Chapter 1: A Healthy Glow
In the dark of the night, Malachi felt his companions were really in their element. He was tan and silver during the day, and just slightly dark tan and silver at night. His companions, however, were far more dazzling under the jeweled summertime sky in the light of the lanterns they had packed along.
Vidar had busied himself with collecting glassware that had long since been buried in the dirt and paid little heed to Malachi’s observation. His feathers shimmered with blues in the darkness and his head looked as if he had dipped it through the currents of the galaxy painting the sky above. Starlit, on the other hand, was a dark cloak that had swept down the stars onto her feathers, a massive form that flitted on the edge of the meadow, barely visible.
Malachi glanced at his own feathers and then at the tiny yellow lights that bobbed through the air around them.
"Do you think if I ate enough fireflies I would glow?” he asked.
Zeb cocked an eyebrow at him. “Do you want to glow?”
He shrugged. “I don’t know.”
Malachi picked halfheartedly at the lip of the glass bottle wedged in the packed ground near his feet. The dry top layer of dirt crumbled away to reveal a damp layer. Zeb slowly helped him clean around it, casting glances at the other two birds busy with their scavenging efforts.
“I bet we could find some bacteria that glows to smear on your feathers, if you wanted,” Zeb said.
Vidar harrumphed. Malachi and Zeb shot him a questioning look. The slickly feathered Corva picked up a tiny glass flask which he examined with a narrowed eye and then tossed haphazardly onto his growing pile with a clank.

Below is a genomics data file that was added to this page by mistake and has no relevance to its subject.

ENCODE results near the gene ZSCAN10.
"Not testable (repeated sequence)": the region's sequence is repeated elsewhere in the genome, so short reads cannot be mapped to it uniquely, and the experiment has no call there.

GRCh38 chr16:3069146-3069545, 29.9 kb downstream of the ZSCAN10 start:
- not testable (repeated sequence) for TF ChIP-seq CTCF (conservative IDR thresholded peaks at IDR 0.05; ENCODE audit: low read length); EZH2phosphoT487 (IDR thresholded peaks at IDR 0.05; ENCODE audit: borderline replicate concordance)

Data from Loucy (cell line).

“Glowing is nice and all when you’re trying to show off, but practically?” Vidar stretched his wings above his head and flashed his iridescent patches. “You turn into a neon sign in the sky that basically says, ‘Here I am! Fire all your arrows up at me or rain down fire on me from above!’”
"I’ve heard it said that glowing feathers mean you’ve been touched by Nokt,” Starlit chimed in from where she was busy unearthing something on the north side of the meadow at the treeline, apparently having impressive hearing as well as impressive size.
“Tell that to my cousin who consumed thirty pounds of glowworms and glowed from both ends for a week,” Vidar said. “He was touched alright, but I’m not sure it was by Nokt.”
Zeb pinched the bridge of his nose despite Malachi finding the image rather hilarious.
Malachi hopped the short distance between him and Vidar to see what the Corva was excavating now, leaving Zeb to finish pulling up the glass bottle he had started to dig around. Vidar had collected a truly unique assortment of glass odds and ends. Everything from miniscule bottles that were good for holding a single dandelion tuft to jars large enough to fit an entire human skull. Or perhaps a lot of pickles.
He wondered what sort of skills the Corva had developed to locate so many bottles in a short amount of time. Malachi hung back and watched for a moment.
Vidar scratched at the dirt much like Malachi did. He overturned rocks that were in the way with his talons, or if they were stuck or too big he dug his beak under it and flipped it over. He also would tilt his head to the side and eye the freshly churned dirt. At last, he saw something shiny moments before Malachi did. His heart always started to race when he spotted something cool, but Vidar merely plucked the green glass vial from the ground, shook the dirt from it, gave it an appraising look, and then chucked it onto the pile.
All in all, Malachi was unimpressed and concluded the other Corva simply had found a better spot to scavenge.